Beating the Blues of Seasonal Affective Disorder

January 24, 2024

Rohan Satija is a high schooler from Texas and a passionate advocate for literacy and mental health. At 11 years old, he co-founded Let’s Learn Foundation, an organization that aims to “Empower through Education,” by donating books and school supplies to underprivileged students. In his free time, he loves to read, perform in plays, and spend time with his dog Neo.

This story took place in United States

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As the new year starts, many of us feel a strange excitement at the possibility of achieving new heights and accomplishing our goals. As winter continues, the aroma of hot cocoa fills the air and there’s an undeniable magic in the season. However, for a significant number of us, this period also has a not-so-magical side – Seasonal Affective Disorder (SAD), which is a recurring, seasonal depression. Let’s dive into what SAD is, how common it is among teens, and some creative ways to keep those blues at bay.

So, what exactly is Seasonal Affective Disorder? SAD is a type of depression that occurs seasonally, usually during the colder months when daylight hours are shorter. SAD can also manifest as post-holiday sadness after the New Year. You might think, “Do teens even get SAD?” Unfortunately, the answer is yes. SAD can affect anyone, regardless of age or gender. 

As a teen, I’ve had encounters with SAD, and I’ve seen friends and people in my life grapple with this difficult condition. This has given me a deeper understanding of its impact, and I’m passionate about helping others find strategies to combat SAD.

Let’s talk about how to spot SAD, its signs, and symptoms! Some common symptoms of SAD to watch out for include fatigue, feeling depressed, social withdrawal, changes in appetite, and issues with sleep. However, SAD is often incorrectly self-diagnosed, so please make sure to see a healthcare provider if you have these symptoms.

Now that you know what SAD is and how to recognize it, let’s get to how to tackle it. One fantastic way to ease SAD is by engaging in some recreational arts. Painting, theater, or any artistic outlet can be your secret weapon against the winter blues! 

  • Painting – Channel your inner artist and try to paint your feelings onto the canvas. You can represent a difficult situation for you, as art therapy has been shown to reduce symptoms of depression, including SAD!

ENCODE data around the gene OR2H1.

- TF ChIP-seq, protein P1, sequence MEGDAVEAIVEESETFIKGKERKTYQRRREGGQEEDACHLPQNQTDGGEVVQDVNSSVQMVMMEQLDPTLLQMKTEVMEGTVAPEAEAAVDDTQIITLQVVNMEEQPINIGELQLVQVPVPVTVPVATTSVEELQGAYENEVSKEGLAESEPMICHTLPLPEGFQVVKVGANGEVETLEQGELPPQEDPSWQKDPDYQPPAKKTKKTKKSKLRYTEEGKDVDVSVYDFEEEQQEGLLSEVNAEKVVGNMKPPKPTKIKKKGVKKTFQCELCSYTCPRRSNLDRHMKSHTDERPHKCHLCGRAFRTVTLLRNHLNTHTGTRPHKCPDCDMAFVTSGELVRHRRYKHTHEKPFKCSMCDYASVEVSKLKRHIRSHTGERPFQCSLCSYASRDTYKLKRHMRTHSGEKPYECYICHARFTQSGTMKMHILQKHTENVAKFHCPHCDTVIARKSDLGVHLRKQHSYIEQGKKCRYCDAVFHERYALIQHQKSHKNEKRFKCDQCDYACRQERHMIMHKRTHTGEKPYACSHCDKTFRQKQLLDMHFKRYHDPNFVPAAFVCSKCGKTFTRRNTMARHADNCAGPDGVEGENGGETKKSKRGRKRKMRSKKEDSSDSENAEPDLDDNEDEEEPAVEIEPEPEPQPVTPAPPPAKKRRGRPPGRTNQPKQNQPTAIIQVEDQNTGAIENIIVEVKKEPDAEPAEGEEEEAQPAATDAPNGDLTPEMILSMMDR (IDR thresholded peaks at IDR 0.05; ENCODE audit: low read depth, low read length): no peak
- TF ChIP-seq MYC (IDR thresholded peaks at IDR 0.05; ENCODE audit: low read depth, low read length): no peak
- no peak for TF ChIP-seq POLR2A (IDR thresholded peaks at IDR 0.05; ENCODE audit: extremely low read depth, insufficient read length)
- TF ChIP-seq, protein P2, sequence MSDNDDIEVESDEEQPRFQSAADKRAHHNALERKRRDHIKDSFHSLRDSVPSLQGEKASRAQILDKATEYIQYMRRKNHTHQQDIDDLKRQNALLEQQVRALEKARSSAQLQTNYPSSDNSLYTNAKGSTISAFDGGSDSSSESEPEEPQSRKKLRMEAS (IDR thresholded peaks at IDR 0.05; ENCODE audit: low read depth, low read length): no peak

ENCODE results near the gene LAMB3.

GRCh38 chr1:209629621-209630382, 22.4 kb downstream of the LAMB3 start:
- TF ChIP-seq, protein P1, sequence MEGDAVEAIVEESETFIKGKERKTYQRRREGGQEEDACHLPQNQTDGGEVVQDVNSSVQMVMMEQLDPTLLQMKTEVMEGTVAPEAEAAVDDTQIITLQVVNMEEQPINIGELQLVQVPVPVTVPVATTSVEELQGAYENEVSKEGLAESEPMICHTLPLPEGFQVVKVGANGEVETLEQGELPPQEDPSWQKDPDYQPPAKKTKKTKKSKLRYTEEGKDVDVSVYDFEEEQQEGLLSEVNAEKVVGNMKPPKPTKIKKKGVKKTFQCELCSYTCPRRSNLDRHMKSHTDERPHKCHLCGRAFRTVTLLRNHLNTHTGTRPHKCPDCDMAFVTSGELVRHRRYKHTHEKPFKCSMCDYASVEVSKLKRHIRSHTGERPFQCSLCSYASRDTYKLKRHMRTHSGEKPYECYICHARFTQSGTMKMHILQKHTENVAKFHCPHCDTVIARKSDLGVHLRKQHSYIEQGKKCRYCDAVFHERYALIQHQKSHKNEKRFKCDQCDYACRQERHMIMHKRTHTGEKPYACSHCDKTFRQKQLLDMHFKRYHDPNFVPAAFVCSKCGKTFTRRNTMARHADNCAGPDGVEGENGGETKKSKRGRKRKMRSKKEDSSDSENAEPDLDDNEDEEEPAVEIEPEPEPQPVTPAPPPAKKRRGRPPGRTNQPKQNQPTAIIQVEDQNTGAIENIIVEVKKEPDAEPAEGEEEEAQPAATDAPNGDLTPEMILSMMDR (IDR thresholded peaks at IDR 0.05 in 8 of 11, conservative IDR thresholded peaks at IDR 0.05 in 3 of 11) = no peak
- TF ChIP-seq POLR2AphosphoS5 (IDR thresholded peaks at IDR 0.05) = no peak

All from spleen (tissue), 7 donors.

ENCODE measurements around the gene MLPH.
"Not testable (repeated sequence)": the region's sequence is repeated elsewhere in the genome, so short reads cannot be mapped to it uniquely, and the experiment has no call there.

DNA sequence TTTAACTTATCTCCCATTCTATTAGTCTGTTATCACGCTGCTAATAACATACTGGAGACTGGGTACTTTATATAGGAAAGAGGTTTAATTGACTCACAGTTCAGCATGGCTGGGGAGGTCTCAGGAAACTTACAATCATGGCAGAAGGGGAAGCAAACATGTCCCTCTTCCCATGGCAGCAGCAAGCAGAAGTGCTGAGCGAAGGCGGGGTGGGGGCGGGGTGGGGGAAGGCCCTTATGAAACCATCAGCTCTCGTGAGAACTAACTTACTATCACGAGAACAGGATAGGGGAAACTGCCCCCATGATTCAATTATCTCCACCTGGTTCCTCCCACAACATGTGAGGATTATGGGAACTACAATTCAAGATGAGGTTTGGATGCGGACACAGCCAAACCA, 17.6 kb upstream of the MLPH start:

• Theatre –  Acting can be a fantastic way to boost your mood and self-esteem. Try reading out stories to yourself, or seeing how many fun movie scenes you can replicate! I’m an actor myself, and I have found it greatly improves my well-being and mood, especially in difficult situations. 
  • Nature Walks and Photography –  Sometimes, just walking outside can do wonders. Bring your camera or smartphone along if you want, and snap pictures of beautiful winter scenery around you. This can be a peaceful way to connect with nature.
  • Dance – Whether it’s hip-hop, ballet, or freestyle in your bedroom, moving your body releases much-needed endorphins, which naturally lift your mood. 
  • Music – Try creating playlists with your favorite songs that make you feel happy and energized! Sing along, dance, or even pick up an instrument if you’re musically inclined. 

As a teen passionate about theater and creativity, I can attest to the therapeutic power of these activities.  Remember that these are not medical treatments for SAD, just ways to keep yourself feeling relaxed and happy! There’s no one-size-fits-all solution to SAD; the key is to find an activity you enjoy and stick with it. What works for one person might not work for another, so it is important to identify something that resonates with you.

As we welcome the New Year, let’s also embrace the tools to combat Seasonal Affective Disorder. Remember, you are not alone in this; If you suspect you have SAD, don’t hesitate to reach out to a mental health professional. They can provide guidance and support tailored to your specific needs.  Additionally, whether you’re painting, acting, dancing, or taking a walk in nature, remember that creativity can be a powerful ally in the fight against SAD!



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